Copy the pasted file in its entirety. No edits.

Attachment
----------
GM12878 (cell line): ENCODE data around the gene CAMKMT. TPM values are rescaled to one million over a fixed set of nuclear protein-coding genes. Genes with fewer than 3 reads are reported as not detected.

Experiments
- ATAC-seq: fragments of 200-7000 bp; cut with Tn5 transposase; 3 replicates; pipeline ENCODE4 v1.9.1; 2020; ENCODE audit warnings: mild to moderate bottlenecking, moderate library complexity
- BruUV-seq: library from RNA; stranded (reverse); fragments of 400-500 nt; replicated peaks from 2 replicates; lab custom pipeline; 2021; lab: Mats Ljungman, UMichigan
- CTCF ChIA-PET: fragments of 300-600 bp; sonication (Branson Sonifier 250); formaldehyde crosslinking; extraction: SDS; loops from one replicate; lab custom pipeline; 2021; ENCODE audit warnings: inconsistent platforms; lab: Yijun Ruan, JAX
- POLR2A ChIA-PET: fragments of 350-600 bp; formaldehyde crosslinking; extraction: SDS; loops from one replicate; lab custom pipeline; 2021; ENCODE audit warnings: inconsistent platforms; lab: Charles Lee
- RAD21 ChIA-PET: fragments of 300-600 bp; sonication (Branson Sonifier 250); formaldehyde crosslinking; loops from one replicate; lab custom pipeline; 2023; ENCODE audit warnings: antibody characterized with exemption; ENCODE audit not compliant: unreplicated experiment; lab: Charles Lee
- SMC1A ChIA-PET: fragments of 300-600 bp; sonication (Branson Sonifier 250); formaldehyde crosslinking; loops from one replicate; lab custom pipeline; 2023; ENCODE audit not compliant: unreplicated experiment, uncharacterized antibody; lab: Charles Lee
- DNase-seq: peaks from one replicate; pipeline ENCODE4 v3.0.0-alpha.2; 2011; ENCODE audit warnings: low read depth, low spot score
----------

GM12878 (cell line): ENCODE data around the gene CAMKMT. TPM values are rescaled to one million over a fixed set of nuclear protein-coding genes. Genes with fewer than 3 reads are reported as not detected.

Experiments
- ATAC-seq: fragments of 200-7000 bp; cut with Tn5 transposase; 3 replicates; pipeline ENCODE4 v1.9.1; 2020; ENCODE audit warnings: mild to moderate bottlenecking, moderate library complexity
- BruUV-seq: library from RNA; stranded (reverse); fragments of 400-500 nt; replicated peaks from 2 replicates; lab custom pipeline; 2021; lab: Mats Ljungman, UMichigan
- CTCF ChIA-PET: fragments of 300-600 bp; sonication (Branson Sonifier 250); formaldehyde crosslinking; extraction: SDS; loops from one replicate; lab custom pipeline; 2021; ENCODE audit warnings: inconsistent platforms; lab: Yijun Ruan, JAX
- POLR2A ChIA-PET: fragments of 350-600 bp; formaldehyde crosslinking; extraction: SDS; loops from one replicate; lab custom pipeline; 2021; ENCODE audit warnings: inconsistent platforms; lab: Charles Lee
- RAD21 ChIA-PET: fragments of 300-600 bp; sonication (Branson Sonifier 250); formaldehyde crosslinking; loops from one replicate; lab custom pipeline; 2023; ENCODE audit warnings: antibody characterized with exemption; ENCODE audit not compliant: unreplicated experiment; lab: Charles Lee
- SMC1A ChIA-PET: fragments of 300-600 bp; sonication (Branson Sonifier 250); formaldehyde crosslinking; loops from one replicate; lab custom pipeline; 2023; ENCODE audit not compliant: unreplicated experiment, uncharacterized antibody; lab: Charles Lee
- DNase-seq: peaks from one replicate; pipeline ENCODE4 v3.0.0-alpha.2; 2011; ENCODE audit warnings: low read depth, low spot score